Editor's Notes: Accepting his share of the blame

Halutz's resignation is no cause for celebration. But his departure was inevitable and appropriate, given the extent to which he misread the big picture.

By DAVID HOROVITZ
January 18, 2007 22:08
Editor's Notes: Accepting his share of the blame

david horovitz 224.88. (photo credit: )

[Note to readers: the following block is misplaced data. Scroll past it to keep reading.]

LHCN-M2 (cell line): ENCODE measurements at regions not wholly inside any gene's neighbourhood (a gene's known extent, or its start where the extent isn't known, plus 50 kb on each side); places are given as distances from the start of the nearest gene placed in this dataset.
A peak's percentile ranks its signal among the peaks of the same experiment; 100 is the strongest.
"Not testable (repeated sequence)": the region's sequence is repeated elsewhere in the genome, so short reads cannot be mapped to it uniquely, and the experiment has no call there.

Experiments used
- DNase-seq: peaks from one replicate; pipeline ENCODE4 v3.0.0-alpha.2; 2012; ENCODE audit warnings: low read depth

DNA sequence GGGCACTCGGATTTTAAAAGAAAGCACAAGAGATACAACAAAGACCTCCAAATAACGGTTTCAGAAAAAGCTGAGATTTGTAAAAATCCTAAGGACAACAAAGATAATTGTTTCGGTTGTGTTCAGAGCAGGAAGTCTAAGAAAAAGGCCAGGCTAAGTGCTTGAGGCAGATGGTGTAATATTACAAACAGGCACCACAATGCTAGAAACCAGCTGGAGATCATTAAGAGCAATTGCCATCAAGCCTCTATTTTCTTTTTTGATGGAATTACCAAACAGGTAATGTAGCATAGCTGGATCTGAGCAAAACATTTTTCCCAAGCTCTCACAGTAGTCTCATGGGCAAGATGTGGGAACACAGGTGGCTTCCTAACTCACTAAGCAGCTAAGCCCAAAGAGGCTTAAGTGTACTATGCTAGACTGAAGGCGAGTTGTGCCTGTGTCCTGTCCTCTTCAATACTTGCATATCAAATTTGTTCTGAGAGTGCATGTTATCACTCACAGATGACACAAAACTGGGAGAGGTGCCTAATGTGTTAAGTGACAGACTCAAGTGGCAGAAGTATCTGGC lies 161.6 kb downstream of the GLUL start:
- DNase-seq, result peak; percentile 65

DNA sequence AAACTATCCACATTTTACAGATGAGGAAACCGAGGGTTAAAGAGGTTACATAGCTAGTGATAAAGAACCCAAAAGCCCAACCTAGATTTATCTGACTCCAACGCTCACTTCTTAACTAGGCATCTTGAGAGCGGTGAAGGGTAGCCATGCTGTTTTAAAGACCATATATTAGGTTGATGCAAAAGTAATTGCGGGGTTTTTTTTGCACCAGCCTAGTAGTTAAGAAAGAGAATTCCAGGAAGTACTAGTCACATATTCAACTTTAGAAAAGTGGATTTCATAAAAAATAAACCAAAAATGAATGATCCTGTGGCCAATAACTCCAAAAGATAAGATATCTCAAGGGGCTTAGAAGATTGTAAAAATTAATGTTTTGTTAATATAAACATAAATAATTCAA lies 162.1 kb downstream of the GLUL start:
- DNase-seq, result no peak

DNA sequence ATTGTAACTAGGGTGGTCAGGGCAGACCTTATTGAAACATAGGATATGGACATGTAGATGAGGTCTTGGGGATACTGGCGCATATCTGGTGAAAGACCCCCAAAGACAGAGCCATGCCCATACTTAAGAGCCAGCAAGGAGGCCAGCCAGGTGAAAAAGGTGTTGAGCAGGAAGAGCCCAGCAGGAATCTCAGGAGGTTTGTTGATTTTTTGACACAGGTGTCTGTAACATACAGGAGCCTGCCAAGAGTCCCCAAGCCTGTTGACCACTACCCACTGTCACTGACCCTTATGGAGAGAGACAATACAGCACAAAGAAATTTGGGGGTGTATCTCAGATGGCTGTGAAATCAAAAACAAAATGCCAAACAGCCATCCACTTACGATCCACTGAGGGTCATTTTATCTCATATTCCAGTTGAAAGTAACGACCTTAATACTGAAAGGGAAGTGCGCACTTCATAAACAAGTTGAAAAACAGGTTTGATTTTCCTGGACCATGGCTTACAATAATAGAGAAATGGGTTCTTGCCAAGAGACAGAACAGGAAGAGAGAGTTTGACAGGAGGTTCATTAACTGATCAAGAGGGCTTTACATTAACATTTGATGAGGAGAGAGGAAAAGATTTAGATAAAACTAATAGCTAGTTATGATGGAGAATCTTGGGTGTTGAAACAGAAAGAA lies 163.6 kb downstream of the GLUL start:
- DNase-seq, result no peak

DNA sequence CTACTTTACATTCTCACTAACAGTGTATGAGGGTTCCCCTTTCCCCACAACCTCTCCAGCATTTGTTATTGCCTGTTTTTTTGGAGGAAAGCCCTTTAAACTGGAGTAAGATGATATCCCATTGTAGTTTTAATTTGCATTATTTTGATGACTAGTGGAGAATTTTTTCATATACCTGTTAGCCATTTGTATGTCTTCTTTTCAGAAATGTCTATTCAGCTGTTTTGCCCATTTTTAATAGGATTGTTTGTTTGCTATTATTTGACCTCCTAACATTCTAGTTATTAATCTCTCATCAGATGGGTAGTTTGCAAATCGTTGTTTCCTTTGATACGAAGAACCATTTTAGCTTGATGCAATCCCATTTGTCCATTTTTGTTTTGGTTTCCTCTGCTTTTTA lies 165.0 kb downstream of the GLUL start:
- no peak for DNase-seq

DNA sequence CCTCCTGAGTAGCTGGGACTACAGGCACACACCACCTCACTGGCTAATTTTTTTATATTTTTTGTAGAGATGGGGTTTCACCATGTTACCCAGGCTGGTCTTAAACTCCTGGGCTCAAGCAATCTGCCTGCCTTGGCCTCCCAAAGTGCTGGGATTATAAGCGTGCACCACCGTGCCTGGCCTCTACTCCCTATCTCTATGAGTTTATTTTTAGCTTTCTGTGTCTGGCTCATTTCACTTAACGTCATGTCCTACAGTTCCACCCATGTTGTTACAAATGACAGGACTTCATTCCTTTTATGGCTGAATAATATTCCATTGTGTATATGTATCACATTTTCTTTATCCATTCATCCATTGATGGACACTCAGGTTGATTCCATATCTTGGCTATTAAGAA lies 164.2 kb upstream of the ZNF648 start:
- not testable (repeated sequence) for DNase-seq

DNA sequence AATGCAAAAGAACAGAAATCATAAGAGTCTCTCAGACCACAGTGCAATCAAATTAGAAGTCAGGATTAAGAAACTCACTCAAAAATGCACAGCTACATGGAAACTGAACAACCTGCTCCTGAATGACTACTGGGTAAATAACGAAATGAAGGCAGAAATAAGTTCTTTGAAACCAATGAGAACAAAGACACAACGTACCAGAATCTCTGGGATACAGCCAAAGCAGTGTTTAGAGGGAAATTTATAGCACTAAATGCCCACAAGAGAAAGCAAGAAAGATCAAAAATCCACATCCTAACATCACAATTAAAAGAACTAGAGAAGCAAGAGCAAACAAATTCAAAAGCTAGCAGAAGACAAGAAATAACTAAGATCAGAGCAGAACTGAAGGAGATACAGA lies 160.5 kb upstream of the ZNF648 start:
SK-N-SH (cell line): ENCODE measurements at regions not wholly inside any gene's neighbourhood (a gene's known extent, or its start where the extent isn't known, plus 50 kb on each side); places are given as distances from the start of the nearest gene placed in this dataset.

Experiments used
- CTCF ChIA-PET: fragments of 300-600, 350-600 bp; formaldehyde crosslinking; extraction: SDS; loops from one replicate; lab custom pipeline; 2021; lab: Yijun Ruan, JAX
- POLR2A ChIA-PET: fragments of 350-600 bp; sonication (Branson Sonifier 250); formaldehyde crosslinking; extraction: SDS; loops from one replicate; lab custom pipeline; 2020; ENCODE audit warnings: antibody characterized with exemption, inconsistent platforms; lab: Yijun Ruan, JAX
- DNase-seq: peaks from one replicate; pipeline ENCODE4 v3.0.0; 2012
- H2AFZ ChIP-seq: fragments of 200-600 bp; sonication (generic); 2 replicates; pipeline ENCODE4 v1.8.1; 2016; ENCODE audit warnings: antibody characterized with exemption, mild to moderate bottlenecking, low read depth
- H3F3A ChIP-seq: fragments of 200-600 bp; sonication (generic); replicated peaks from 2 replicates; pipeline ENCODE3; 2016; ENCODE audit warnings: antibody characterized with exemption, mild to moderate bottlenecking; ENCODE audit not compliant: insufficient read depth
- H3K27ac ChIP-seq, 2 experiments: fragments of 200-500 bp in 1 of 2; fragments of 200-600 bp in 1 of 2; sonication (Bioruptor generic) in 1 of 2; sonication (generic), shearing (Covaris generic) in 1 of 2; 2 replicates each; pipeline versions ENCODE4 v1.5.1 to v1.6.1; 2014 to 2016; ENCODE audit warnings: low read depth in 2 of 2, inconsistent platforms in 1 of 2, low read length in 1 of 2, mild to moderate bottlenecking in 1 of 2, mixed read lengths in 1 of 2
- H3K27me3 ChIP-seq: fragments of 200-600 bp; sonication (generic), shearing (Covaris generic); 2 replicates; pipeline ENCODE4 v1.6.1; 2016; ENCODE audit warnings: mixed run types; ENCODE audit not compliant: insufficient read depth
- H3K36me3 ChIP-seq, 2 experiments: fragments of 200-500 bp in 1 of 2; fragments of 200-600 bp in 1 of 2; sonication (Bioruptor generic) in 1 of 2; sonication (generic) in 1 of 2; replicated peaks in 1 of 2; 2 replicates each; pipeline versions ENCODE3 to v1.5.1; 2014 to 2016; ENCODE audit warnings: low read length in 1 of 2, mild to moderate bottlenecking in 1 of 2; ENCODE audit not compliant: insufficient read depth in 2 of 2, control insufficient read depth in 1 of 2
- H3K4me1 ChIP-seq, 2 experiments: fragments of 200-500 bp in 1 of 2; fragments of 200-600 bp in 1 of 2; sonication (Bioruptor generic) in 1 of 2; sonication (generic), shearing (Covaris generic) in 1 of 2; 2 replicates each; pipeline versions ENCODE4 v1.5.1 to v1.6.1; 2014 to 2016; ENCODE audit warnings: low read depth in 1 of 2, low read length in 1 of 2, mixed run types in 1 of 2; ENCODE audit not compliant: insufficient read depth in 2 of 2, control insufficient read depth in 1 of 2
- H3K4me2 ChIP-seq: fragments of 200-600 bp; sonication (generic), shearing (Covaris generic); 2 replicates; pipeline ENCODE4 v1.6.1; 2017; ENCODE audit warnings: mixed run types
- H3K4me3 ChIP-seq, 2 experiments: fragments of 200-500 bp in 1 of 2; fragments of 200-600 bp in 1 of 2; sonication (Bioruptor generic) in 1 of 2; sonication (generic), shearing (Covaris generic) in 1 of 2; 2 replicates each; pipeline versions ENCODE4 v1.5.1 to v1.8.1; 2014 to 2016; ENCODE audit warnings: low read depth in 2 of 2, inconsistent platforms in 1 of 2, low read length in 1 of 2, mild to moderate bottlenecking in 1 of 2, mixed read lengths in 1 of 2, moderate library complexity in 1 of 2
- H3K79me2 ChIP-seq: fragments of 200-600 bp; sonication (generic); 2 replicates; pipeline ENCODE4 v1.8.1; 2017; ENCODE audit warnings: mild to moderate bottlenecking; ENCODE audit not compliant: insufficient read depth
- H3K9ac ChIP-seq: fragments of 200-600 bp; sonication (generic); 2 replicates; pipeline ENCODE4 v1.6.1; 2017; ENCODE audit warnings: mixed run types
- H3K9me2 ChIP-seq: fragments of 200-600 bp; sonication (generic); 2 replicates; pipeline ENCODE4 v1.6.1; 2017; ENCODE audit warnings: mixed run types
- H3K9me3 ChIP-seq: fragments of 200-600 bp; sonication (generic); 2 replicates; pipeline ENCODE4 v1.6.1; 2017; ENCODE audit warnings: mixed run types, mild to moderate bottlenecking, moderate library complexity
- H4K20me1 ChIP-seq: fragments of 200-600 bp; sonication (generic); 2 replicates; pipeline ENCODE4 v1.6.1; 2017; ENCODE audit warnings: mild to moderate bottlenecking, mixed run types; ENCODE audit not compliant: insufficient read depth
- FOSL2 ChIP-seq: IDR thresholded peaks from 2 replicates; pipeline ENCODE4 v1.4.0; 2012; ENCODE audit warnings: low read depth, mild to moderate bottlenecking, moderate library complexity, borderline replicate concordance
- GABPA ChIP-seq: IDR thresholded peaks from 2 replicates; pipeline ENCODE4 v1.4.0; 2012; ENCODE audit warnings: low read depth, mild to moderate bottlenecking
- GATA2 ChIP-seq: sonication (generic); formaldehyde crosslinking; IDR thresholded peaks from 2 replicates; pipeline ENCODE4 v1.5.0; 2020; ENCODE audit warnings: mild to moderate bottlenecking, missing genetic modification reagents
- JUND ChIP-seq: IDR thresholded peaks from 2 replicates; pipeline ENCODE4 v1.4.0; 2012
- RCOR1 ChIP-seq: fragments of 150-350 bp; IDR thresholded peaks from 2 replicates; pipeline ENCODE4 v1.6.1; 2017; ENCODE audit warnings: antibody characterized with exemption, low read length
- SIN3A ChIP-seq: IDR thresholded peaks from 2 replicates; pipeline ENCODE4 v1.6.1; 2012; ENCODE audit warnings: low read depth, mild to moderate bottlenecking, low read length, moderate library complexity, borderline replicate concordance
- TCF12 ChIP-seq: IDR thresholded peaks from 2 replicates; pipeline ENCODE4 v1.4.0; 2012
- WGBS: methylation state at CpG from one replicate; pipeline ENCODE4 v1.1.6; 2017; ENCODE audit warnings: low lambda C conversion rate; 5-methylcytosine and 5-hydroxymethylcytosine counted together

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From his vantage point high in the Kirya military complex, Dan Halutz would look out over vibrant, bustling Tel Aviv and marvel patriotically to visiting journalists about the growth of the city. Then he'd put out his cigarette, settle himself behind his desk and, until the last year or so, assert that Tel Aviv's vitality mirrored that of a country that had never enjoyed a better geostrategic position and never been further from conventional war. Israel's air force is a perhaps unparalleled meritocracy. Only the smartest, most resilient, dependable and resourceful of youngsters get to stand on its lowest rungs. Only the finest among this elite make their way to the very top of the ladder. And from that esteemed position of air force commander, Halutz achieved the unprecedented feat of moving over to command all of Israel's armed forces. His resignation is no cause for celebration. But his departure was inevitable and appropriate, nonetheless, given the extent to which he misread the big picture and given the consequent mismanagement of last summer's war against Hizbullah. Not all of the responsibility for the catastrophic combination of heightened expectation and mediocre results falls squarely on Halutz's shoulders, of course. The terrible price in lost lives, the inability to defang Hizbullah, and the exacerbated sense of Israeli vulnerability created by a 33-day failure to answer incessant short-range rocket fire mean there is a lot of blame to go around. And some of it derives from misguided prioritizing dating back long before the life span of the current military and political leadership. But Halutz has now accepted his weighty share, and rightly so. The bitter irony of the IDF's so tangible failure this summer to "break Hizbullah" - as Defense Minister Amir Peretz had publicly promised would be achieved within a week - is the degree to which it has obscured the army's true capabilities. Few military analysts doubt the fighting abilities of the IDF's ground forces; unfortunately, however, the stewardship of the war meant that these abilities were not effectively demonstrated. And no military expert questions the IDF's extraordinary qualitative edge over even the finest of this region's armed forces, much less Hizbullah. The IDF's offensive and defensive potential, in the most sophisticated of contexts, reflect the dazzling innovative skills of Israel's domestic brain power. Unfortunately, again, while investing in and focusing on qualitative strides forward, the highest echelons had dismissed the damage-creating potential of far more primitive weaponry, in this case Hizbullah rockets. The finest Israeli thinkers have long been working on ways and means to intercept the most sophisticated of missiles, carrying the most dangerous of payloads. But even though everybody, but everybody, who needed to, knew full well that Hizbullah had accumulated rudimentary, unguided, low-payload Katyushas by the thousands, nobody had made an urgent priority of thwarting them. And here Halutz, with his insistence on avoiding a major ground offensive last summer even as the Katyusha rain intensified and Hizbullah refused to wilt under his air assault, was a prime offender, and one who was allowed excessive leeway by an inexpert political leadership. Now, of course, work is speeding ahead to find a defensive response to Hizbullah's Katyushas, and to the Palestinians' Kassams. Within a year or two, it is said, this Israeli vulnerability will have been removed. By then, though, new points of potential weakness will doubtless have been found by Israel's enemies. So any sense that Israel can afford to relax once it has the tools to more effectively fight the last war again must be resisted. It is often pointed out, for instance, that the Syrians watched and learned from the success of Hizbullah's asymmetric warfare, and may be tempted, under certain circumstances, to try and replicate it. But as well as rudimentary rockets, Damascus has highly sophisticated missile capabilities. Where Saddam Hussein fired adapted Scuds at Israel in the Gulf War, sacrificing warhead size to enable his modified missiles to get here at all, the Syrians have true Scuds, ready to fire from much shorter distances, with much larger warheads. Where Hizbullah had its non-navigable, fire-and-hope Katyushas, Syria has missiles with pinpoint accuracy and potent effect. An obvious lesson from the war that should never have required relearning is that the IDF needs what it has always needed: the fullest possible range of capabilities to meet the widest array of threats. ANOTHER LESSON that should never have needed relearning is that Israel can afford to have nothing less than the most qualified and capable of personnel in its key security establishment positions. Many would argue that, given the relentless security challenges faced by Israel, it needs former military generals in key positions of political power, too. However, not all generals prove to be effective political leaders in times of military crisis or during relatively peaceful interludes, and not a few nonmilitary leaders here have demonstrated extraordinary acumen in overseeing the defense establishment. What is unarguable, though, is that our political leaders must acknowledge and internalize their limitations, ask the necessary searching questions when making vital decisions, and be free to focus all of their energies on their leadership responsibilities. Last summer, as some of the numerous committees of inquiry have confirmed, too few of the necessary questions were asked of the IDF's top brass at the ministerial level. Indeed, it is far from clear that the adequate forums even existed in which a thorough discussion of options could be held between the senior political and military hierarchies. If Halutz erroneously minimized the Katyusha threat and relied exaggeratedly on air power, Israel, to its cost, evidently lacked a defense minister with the expertise to recognize that there might be a problem or the determined curiosity that might have exposed it. In an interview with The Jerusalem Post in the run-up to the general elections, Peretz, hoping to become prime minister, was adamant that he would run the country as a social general, and would firmly delegate security responsibilities to cabinet colleagues with the requisite experience and to his military chiefs. That the Defense Ministry portfolio was the most prestigious of the coalition posts made available to him after the election results were tallied did not mean that Peretz had to take it. Compounding matters for him now is that, to try and survive as Labor leader, he must spend much of his time in the coming weeks gearing up for his party primary. Israel, in other words, will have a less than full-time defense minister even as it grapples with Iran's determined push toward a nuclear capability - a challenge, incidentally, for which the experience and know-how of ex-air commander Halutz would have been invaluable. If Prime Minister Ehud Olmert becomes deeply embroiled in grueling corruption investigations, that too would necessitate a diminished focus that Israel can ill afford. An orderly transition of authority in the IDF from Halutz to a qualified successor will be regarded by many Israelis as a sign of the military house being put in order. Hizbullah is already gleefully depicting Halutz's departure, by contrast, as proof of Israeli incompetence. The war and its aftermath, indeed, are being energetically portrayed by Israel's enemies as evidence of immense weakness. All the more need, therefore, to ensure that such "misconceptions" of our vulnerability are indeed misconceptions, and that if the need arises, Israel is not only fully capable, but also effectively marshalled, to punish them.